Kahn, the FAH lobbyist, said the change was made because lawmakers were trying to realign funding with what was considered more essential at the time, and working within the constraints of a set topline number.
As attention shifts away from Covid-19 eventually, it’s unclear whether hospitals’ goodwill will translate to influence on other initiatives, like an impending lobbying battle over surprise billing regulations and a separate policy hospitals detest that stops Medicare from paying more for services at physicians’ offices owned by health systems.
“In Washington, everyone wants to ride some issue that will paint them in a better light. Will it get phone calls returned more promptly? Maybe. Will lawmakers flip positions on longstanding issues because of goodwill? … I’m not sure about that,” one lobbyist who represents hospitals said.
Eventually, hospitals will face a reckoning over how they spent the money they got from Congress. The Trump administration dragged its feet on accountability, but hospitals are facing audits and government watchdog inquiries on how they spent their funds in the coming months. Paul Keckley, a health care industry analyst, said hospitals could face liability depending on how they categorized Covid-19 diagnoses early on when tests were scarce.
“There will be a lot of residual questions that will hit the hospital sector when the dust settles,” Keckley said.
The first test of hospitals’ clout has already begun. In Biden’s first major legislative push, he asked Congress for more than $400 billion to address the Covid-19 pandemic. He didn’t allot a cent for hospitals. Biden has surrounded himself with a cadre of public health experts, and they weren’t sympathetic to hospitals’ asks.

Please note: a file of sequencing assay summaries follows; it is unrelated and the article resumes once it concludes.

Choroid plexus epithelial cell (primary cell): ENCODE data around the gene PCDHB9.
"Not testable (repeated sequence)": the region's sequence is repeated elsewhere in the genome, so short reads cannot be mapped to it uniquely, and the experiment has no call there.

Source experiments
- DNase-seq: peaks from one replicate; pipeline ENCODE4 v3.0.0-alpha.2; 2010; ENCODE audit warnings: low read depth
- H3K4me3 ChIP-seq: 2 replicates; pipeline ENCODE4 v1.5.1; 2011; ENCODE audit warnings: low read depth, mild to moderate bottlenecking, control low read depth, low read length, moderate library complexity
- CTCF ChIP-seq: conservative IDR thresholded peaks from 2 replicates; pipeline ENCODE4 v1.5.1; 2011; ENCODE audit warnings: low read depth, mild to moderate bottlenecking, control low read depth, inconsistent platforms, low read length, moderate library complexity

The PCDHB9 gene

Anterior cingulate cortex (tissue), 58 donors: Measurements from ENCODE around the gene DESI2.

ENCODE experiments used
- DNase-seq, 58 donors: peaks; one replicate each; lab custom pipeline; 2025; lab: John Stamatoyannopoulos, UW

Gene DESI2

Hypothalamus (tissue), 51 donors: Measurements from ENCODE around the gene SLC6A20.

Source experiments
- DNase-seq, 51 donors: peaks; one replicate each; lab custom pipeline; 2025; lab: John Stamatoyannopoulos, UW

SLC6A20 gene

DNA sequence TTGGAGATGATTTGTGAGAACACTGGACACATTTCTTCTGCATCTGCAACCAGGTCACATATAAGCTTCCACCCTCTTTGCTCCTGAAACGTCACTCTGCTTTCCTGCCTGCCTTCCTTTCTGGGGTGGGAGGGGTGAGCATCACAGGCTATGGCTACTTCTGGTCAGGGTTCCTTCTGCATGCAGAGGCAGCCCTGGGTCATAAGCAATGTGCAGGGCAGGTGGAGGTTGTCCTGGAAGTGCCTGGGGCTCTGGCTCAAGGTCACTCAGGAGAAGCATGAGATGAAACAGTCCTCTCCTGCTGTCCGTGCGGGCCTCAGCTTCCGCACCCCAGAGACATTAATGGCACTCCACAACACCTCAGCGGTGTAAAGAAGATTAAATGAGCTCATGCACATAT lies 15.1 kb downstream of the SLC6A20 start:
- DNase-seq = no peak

“We are little concerned in the current process, that for some reason in the development of the $1.9 trillion proposal, help for those providing care to patients seems to have been left on the cutting room floor,” Kahn said.
Hospitals are hoping to fare better as the process transitions to Congress, a body composed of lawmakers who universally have to contend with hospitals as major employers and political forces in their home states. Sen. Susan Collins (R-Maine) has already blasted Biden for leaving it out.
“Given the indispensable nature of their services and how vital they are to the economic prosperity of their communities, I was astonished that the administration’s $1.9 trillion health and economic recovery proposal did not provide additional relief for rural hospitals,” Collins said in a written statement.
Lobbyists will be trying to argue that hospitals are still on the frontlines as the pandemic rages. As of Feb. 1, nearly 98,000 people were hospitalized with Covid-19 per federal data, occupying about 14% of the United States’ total bed capacity.
Tom Nickels, the AHA’s top lobbyist, said the fact that some large systems have fared well financially is a sign that Congress’ assistance was effective, but more funds may be needed, especially for facilities in rural areas and Covid-19 hotspots.
One lobbyist with decades of Washington experience said hospitals would likely retain some goodwill because the pandemic continues to be an acute public health challenge, but that the sympathy may not last.
“I have been around long enough to know that memories are short,” the lobbyist said. “Once we get beyond the pandemic, I fear it will be back to business as usual.”
Lev Facher contributed reporting.
So, the front line workers got the hospitals the glamour and power. What exactly do the front line workers get?